NEWSLETTER: Medical News Today
We can carry up to 2 kg of microbes in our gut. Within the tens of trillions of micro-organisms that live there are at least 1,000 species of bacteria consisting of over 3 million genes. What is more, two-thirds of the gut microbiome – the population of microbes in the intestine – is unique to each individual. But do you know how your gut microbiota could be influencing your health?
The bacteria in our gut are estimated to weigh up to 2 kg.
of us are aware that the bacteria in our gut play an important role in
digestion. When the stomach and small intestine are unable to digest certain
foods we eat, gut microbes jump in to offer a helping hand, ensuring we get the
nutrients we need.
addition, gut bacteria are known to aid the production of certain vitamins
– such as vitamins B and K – and play a major role in immune function.
increasingly, researchers are working to find out more about how gut bacteria –
particularly the bacteria that is unique to us individually – influence our
health and risk of disease.
most studied is how gut microbiota affects an individual’s risk of obesity
and other metabolic conditions. In November 2014, for example, Medical
reported on a study claiming our
genetic makeup shapes what type of bacteria reside in our gut, which
may affect our weight
this Spotlight, we take a look at obesity and some of the other – perhaps
surprising – health conditions that may be driven by our gut microbiota.
The development of gut
has long held that the development of gut microbiota does not start until
birth, with the gastrointestinal tract of a fetus considered to be a sterile
– an information service
created by the Gut Microbiota and Health Section of the European Society for
Neurogastroenterology & Motility, a member of the United European
Gastroenterology (UEG) – the digestive tract of a newborn is rapidly colonized
with micro-organisms from the mother and the surrounding environment.
An infant’s gut microbiota, for example, can be influenced by breastfeeding. Gut Microbiota Worldwatch explains that the gut of breastfed babies primarily consists of Bifidobacteria
– considered a “friendly” bacteria that benefits the gut – while formula-fed babies are likely to have less of these bacteria.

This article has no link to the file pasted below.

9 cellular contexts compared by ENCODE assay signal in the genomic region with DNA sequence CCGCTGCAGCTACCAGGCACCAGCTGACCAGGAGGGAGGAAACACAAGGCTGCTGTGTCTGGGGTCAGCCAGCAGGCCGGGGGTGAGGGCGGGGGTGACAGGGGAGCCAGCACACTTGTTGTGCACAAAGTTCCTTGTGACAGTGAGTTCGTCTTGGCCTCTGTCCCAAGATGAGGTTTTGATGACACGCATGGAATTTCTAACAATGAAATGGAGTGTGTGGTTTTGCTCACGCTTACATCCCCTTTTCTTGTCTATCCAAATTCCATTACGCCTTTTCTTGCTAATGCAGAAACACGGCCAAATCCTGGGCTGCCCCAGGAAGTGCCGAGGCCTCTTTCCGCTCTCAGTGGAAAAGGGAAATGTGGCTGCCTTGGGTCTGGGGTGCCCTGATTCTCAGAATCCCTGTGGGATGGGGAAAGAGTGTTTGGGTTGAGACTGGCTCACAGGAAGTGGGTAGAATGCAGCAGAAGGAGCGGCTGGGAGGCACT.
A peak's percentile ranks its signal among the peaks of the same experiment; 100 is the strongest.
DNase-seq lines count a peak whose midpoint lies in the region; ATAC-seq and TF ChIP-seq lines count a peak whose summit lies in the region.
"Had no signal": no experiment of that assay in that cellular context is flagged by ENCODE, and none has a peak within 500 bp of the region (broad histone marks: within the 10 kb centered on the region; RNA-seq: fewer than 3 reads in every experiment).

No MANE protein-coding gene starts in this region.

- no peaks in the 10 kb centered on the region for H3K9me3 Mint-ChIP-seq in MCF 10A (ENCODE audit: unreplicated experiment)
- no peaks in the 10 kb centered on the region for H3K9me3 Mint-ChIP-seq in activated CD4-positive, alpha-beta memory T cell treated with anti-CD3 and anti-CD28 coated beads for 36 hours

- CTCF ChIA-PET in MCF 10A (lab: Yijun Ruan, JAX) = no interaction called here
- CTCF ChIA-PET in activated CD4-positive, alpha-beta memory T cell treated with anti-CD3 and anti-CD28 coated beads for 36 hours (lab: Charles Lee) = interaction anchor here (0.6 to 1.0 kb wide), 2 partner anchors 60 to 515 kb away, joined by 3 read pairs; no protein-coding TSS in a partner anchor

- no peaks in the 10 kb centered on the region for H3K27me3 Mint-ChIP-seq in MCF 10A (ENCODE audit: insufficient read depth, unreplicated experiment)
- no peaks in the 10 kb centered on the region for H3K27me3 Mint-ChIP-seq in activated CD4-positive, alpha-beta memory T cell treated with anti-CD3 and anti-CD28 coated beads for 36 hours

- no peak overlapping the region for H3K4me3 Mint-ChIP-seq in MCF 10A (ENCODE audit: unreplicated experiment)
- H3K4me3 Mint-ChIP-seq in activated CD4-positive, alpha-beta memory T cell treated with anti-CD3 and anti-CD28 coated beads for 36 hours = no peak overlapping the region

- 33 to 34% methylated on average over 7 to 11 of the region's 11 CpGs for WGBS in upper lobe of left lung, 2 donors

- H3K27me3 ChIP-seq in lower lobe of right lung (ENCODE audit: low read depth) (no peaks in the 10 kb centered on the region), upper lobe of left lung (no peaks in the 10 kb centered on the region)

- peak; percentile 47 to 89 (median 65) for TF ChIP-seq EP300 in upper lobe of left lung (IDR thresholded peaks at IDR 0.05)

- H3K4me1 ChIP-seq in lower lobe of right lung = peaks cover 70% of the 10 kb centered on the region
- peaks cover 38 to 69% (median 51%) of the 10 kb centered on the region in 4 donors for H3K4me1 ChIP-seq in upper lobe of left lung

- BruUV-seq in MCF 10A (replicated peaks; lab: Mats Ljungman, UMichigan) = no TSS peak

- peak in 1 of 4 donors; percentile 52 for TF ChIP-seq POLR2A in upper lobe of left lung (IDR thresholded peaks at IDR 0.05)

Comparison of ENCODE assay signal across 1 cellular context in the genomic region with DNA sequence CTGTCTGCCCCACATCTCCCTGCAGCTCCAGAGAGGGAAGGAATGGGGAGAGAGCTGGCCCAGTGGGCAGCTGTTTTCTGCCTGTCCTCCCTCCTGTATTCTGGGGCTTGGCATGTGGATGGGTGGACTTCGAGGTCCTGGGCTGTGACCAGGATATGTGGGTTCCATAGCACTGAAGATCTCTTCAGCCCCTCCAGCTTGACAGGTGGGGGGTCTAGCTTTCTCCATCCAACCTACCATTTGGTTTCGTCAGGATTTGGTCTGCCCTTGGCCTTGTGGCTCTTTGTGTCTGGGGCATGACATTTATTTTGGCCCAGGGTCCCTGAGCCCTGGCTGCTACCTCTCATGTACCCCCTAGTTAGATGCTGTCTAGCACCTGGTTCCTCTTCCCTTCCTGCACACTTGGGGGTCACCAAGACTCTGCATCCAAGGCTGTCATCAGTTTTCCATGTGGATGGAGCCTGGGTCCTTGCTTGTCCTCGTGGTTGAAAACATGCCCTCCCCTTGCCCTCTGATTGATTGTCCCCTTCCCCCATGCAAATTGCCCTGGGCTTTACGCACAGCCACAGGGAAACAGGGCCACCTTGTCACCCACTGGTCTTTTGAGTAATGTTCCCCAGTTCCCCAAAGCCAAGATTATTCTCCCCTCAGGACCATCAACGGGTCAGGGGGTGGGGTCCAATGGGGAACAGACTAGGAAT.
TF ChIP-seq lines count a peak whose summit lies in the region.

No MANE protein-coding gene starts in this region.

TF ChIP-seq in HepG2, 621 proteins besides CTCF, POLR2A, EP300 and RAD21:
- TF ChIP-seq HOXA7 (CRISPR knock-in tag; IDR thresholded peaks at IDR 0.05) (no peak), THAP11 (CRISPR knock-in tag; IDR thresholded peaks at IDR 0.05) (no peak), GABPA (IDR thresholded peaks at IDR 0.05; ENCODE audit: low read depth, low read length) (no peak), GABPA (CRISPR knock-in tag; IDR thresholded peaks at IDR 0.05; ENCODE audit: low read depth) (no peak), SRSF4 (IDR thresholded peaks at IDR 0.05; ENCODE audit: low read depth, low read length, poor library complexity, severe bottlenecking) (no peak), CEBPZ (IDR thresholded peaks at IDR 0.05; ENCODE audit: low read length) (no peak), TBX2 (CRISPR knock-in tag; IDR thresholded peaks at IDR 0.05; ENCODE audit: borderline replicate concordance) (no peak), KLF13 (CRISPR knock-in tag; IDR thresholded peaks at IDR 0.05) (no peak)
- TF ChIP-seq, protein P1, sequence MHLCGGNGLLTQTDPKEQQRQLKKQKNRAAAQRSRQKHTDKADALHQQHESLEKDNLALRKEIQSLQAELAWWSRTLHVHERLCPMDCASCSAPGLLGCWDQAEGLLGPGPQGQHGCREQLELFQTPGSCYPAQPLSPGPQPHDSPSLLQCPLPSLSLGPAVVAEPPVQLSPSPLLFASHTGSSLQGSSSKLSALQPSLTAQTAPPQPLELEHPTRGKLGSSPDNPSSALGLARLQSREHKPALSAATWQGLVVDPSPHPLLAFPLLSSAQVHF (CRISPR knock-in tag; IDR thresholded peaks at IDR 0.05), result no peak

some studies have challenged the belief that the fetus is a sterile
environment, suggesting that the development of gut microbiota begins before
A 2008 study
published in the journal Research in Microbiology
identified bacteria, including Enterococcus
, in the early faeces of baby mice – known as the meconium – indicating the bacteria were transferred to the fetus from the mother’s gut during pregnancy.
In this study, a group of pregnant mice was also inoculated with the bacterium Enterococcus fecium
, which was isolated from human breast milk. The baby mice were delivered by Cesarean section 1 day before the predicted labour date, and their meconium was tested. The researchers identified E. fecium
in their faeces, but no trace was found in the meconium of a control group.
on the sum of evidence, it is time to overturn the sterile womb paradigm and
recognize the unborn child is first colonized in the womb,” Seth
Bordenstein, a biologist at Vanderbilt University in Nashville, TN, told The
The more diverse our gut
bacteria, the better
the debate over whether infants are born with gut bacteria continues, it seems
scientists are in agreement about one thing: from birth until old age, our gut
bacteria are constantly evolving.
As mentioned previously, two-thirds of the gut microbiome is unique to each person, and what makes this unique is the food we eat, the air we breathe and other environmental factors. Some studies have even suggested the makeup of the gut microbiome is influenced by genes.
how does this unique gut bacteria affect our health? This is a question that
researchers have become increasingly interested in answering.
research has suggested that a broader diversity of bacteria in gut is better
for human health. A recent study reported by MNT
, for example, found
that infants with less diverse gut bacteria at the age of 3 months were more
likely to be sensitized to specific foods
– including egg, milk and peanut – by the age of 1 year, indicating that lack
of gut bacteria diversity in early life may be a driver for food
the implications of a low-diversity gut microbiome do not stop there. You may
be surprised to learn how lack of or overpopulation of specific bacteria may
impact your health.
and more studies are looking at the association between the gut microbiome and
weight gain, with some scientists suggesting the makeup of bacteria in the gut
may influence an individual’s susceptibility to weight gain.